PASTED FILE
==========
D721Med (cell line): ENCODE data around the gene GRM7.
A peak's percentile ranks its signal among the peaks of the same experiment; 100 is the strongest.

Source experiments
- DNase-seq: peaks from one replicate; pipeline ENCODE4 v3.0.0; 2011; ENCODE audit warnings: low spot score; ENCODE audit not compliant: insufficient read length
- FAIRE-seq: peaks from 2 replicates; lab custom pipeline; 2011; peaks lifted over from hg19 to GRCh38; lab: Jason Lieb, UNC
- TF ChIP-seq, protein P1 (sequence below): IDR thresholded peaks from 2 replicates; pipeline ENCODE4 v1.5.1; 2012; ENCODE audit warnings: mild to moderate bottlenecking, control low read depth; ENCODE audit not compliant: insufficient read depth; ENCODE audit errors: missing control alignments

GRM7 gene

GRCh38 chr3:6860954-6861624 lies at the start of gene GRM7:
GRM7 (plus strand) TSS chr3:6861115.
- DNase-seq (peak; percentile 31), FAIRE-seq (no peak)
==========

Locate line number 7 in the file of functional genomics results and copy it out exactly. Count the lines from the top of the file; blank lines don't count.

GRM7 gene